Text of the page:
Mental health is emotional, psychological, and social well-being. With one-third of your life, an average of 90,000 hours, spent at work throughout our lifetime, it’s important for mental health to be part of HR pros’ and employers’ regular considerations.
Mentally healthy employees want to come to work, act as a team, accomplish goals, and stick around. Which ties your focus on mental health to a positive impact on employee retention.
In honor of World Mental Health Day on October 15, we reached out to experts to hear about the mental health awareness strategies they’ve found success with. Find out how these companies are focusing on mental health to keep employees happier, healthier, and employed longer:
Offer flexible hours and remote work
“When we notice that one of our team members is struggling, we make sure that they have several ways to unwind. First, we encourage flexible hours and working remotely. If you don’t feel well enough to work today — take a day off. If you can work but don’t feel like going to the office – you can work from home, as long as you stay on top of your daily tasks.
Moreover, we have a practice of sabbaticals. If an employee feels like they are nearing a melting point, we encourage them to take a sabbatical. These are usually periods of one month when the employee takes unpaid time off. We’ve tried it before with a few employees (including myself) and the results have been overwhelmingly positive.”
Olga Mykhoparkina, Chief Marketing Officer at Chanty
Talk mental health regularly with your team
“When employees are unhappy or dealing with mental health issues and not getting the support they need, they simply can’t bring their best to work and they aren’t likely to stick around. We’ve found that letting people shift time in order to go to a professional to get the help they need has been invaluable.
We’ve intentionally introduced mental health into monthly crew meetings by being vulnerable about our own struggles. Being vulnerable and expressing empathy gives employees permission to come forward in private and ask for the time they need. And you must keep it confidential at all times.
The results of this have been great. Our employees not only come to work and are much more productive because they are getting the tools they need to live a better life, but we’ve also seen increased loyalty and leadership. We don’t expect everyone to be happy all the time, but healthy, supported employees equate to a healthier, more successful company.”
Taylor Hill, co-founder and CEO at Spark Marketer
Focus on the physical health of employees
“As there is a direct link between physical wellness and mental health, we promote physical health by reimbursing our employees for expenses related to exercise. We also hold regular sports tournaments with cash prizes up for grabs. We encourage everyone to take part in these tourneys by holding them during work hours and featuring all kinds of sports, from badminton and ping-pong to five-a-side soccer and baseball.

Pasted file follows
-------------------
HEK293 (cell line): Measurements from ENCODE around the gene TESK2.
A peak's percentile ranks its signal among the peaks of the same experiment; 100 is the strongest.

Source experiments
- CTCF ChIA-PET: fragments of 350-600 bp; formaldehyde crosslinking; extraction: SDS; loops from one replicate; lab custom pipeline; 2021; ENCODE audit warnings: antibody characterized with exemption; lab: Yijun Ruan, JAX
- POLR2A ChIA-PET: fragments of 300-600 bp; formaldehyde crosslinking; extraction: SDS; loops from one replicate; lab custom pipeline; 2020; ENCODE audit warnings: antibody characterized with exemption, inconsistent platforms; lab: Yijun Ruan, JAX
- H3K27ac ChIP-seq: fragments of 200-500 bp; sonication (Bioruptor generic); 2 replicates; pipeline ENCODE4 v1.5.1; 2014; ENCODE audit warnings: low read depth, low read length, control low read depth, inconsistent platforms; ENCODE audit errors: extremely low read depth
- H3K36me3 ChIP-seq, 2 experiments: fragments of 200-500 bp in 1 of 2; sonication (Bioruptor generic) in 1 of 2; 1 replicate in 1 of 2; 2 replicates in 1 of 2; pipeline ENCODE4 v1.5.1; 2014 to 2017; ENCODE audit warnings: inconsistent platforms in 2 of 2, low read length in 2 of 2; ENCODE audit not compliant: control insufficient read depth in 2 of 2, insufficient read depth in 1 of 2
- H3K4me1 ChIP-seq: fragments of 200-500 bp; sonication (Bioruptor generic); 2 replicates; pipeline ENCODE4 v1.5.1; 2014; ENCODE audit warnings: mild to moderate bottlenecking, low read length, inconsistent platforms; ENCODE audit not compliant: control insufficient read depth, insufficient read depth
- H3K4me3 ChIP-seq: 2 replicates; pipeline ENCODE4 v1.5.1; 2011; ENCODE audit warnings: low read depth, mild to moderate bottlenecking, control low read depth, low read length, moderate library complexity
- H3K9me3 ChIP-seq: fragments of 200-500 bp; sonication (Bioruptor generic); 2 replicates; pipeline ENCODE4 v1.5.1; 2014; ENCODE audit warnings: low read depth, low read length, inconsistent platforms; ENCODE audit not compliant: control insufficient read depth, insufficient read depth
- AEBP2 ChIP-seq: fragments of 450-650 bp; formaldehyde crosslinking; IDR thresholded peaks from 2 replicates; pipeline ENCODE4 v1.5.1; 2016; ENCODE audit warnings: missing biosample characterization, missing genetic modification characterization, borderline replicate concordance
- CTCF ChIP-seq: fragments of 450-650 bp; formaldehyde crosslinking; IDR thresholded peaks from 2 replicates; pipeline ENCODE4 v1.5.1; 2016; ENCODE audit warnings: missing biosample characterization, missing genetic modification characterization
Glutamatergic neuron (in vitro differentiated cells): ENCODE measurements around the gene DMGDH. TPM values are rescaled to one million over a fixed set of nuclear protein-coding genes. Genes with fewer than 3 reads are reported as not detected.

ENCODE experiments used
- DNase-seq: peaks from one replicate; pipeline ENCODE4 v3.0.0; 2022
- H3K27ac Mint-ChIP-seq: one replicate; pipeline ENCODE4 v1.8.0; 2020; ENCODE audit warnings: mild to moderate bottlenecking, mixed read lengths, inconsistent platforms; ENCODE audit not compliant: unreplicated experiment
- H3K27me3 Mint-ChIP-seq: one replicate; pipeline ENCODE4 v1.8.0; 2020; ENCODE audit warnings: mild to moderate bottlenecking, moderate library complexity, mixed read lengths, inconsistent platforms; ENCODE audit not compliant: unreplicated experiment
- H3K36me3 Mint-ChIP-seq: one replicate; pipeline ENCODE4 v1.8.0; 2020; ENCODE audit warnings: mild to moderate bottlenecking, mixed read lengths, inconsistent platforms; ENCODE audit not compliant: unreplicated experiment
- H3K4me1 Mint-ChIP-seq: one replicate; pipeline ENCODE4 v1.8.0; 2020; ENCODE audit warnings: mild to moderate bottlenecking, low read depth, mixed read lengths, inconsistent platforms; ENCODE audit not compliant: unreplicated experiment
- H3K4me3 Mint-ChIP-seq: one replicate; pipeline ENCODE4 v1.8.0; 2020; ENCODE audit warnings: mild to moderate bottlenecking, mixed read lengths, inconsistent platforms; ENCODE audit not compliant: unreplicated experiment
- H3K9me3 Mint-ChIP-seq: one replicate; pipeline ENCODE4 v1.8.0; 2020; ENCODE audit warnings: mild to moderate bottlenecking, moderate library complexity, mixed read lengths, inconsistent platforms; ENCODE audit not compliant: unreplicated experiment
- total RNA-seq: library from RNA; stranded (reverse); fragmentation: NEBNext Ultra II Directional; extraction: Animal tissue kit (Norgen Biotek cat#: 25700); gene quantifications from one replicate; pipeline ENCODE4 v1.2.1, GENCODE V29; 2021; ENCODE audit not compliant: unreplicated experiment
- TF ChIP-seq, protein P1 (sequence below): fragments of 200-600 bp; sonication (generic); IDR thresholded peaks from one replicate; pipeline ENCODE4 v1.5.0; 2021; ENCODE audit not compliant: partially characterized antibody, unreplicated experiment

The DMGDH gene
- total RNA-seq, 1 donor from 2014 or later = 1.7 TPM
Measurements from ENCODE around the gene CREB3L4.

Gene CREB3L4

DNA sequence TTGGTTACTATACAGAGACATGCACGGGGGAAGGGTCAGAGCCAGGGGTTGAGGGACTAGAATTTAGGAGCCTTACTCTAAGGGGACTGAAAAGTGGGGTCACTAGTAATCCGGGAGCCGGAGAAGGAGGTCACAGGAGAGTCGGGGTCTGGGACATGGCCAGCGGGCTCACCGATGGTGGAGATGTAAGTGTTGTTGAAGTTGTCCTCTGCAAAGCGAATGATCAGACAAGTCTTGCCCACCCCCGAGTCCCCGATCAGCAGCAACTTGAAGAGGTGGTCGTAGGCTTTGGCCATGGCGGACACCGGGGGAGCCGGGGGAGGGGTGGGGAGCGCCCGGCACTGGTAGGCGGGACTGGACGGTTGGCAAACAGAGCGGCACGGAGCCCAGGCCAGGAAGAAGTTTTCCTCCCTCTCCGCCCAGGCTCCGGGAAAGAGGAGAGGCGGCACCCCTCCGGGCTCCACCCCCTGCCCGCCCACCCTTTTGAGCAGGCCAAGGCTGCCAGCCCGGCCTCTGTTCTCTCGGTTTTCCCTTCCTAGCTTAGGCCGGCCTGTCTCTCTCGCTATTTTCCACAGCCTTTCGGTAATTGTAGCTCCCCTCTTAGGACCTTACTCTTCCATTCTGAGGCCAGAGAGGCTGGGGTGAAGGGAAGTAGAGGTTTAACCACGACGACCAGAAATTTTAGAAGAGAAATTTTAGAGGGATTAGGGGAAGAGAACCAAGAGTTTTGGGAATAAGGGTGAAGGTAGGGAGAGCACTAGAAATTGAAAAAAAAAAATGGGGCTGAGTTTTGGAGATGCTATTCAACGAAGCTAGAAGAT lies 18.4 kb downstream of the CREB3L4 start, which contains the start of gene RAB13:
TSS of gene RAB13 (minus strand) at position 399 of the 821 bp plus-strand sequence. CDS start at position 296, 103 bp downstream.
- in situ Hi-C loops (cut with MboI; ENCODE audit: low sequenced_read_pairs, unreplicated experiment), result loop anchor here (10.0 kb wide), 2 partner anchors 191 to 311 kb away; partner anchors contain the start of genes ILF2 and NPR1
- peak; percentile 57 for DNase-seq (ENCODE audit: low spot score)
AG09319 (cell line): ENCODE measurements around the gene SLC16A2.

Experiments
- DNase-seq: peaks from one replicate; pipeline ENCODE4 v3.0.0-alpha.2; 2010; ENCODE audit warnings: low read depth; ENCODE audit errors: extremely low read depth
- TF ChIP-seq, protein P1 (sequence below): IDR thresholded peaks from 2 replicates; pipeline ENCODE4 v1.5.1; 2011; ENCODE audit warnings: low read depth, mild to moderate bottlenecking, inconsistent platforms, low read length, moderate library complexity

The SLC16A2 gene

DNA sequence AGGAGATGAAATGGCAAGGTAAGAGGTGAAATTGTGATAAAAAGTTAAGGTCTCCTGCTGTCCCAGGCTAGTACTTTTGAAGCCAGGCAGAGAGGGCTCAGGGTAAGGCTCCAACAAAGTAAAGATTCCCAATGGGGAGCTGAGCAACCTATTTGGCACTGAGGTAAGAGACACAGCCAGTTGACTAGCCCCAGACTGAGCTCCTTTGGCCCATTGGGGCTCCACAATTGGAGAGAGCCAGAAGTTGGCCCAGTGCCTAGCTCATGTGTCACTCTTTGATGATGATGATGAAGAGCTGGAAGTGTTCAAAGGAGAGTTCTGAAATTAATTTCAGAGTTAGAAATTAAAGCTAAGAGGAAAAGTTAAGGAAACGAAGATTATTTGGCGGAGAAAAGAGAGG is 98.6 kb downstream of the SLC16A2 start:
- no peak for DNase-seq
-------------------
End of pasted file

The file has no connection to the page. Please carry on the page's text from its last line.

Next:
More directly, we take the stress out of our employees’ lives by offering full access to several experienced and competent local counselors who we list on our employee resources pages. We pay these counselors directly for their time, but employees’ identities remain anonymous and of course, the content of their counseling sessions stays confidential. Our counselors are fully licensed and can make referrals to other specialists such as psychiatrists and substance abuse specialists, for example.
Last Mental Health Awareness Day, we held a panel discussion. One of our C-suite members talked about his own struggles overcoming social anxiety. He talked about how despite his role, he found it difficult to speak up in meetings, make small talk with other people in the office, and join in with team-building exercises.
He went on to speak about how effective the cognitive behavioral therapy that he had received from one of our listed counselors. By opening up like this, he gave the signal to each and every one of us that we didn’t have to ignore or hide our mental health issues.
Employee retention has soared in the past few years as we’ve introduced these measures. We’ve made progress in creating an accepting, blame-free attitude toward mental health issues at Resume Genius. There is always more to be done of course, but we’ve started on the right track.”
Sam Johns, HR specialist at Resume Genius
Prevent burnout to benefit mental health
“Improving or at least putting an emphasis on maintaining healthy levels of mental health can have a domino effect on other employees. Many emotional/mental health issues in the workplace stem from burnout.
Part of preventing burnout is making sure employees aren’t overworked. Most of the time, depending on the industry, the obligation to work late is simply due to a lack of optimization in terms of processes, and not gauging the strengths and weaknesses of employees and building their role around those. I make a concentrated effort to get to know the employees and how to play to their strengths. This significantly decreases the amount of catch-up we have to play, and hopefully, keeps everybody as mentally healthy as possible.
While you can’t have 100 percent retention, I’m still proud to see my approach working. I haven’t noticed employees leaving on account of being overworked or mentally unhealthy. It can be easy to slip into a mentally unhealthy mindset when your boss doesn’t seem to value your input, so I always try to listen to any feedback and demonstrate the fact that I do care about the growth of employees.”
Matt Edstrom, CMO at GoodLife Home Loans